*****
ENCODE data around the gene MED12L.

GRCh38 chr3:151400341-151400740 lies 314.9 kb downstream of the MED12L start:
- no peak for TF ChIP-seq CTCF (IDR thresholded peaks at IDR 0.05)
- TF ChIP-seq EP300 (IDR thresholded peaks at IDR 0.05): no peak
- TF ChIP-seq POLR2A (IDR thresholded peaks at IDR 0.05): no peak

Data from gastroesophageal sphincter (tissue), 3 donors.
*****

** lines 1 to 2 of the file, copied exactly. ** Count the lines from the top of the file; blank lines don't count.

ENCODE data around the gene MED12L.

GRCh38 chr3:151400341-151400740 lies 314.9 kb downstream of the MED12L start: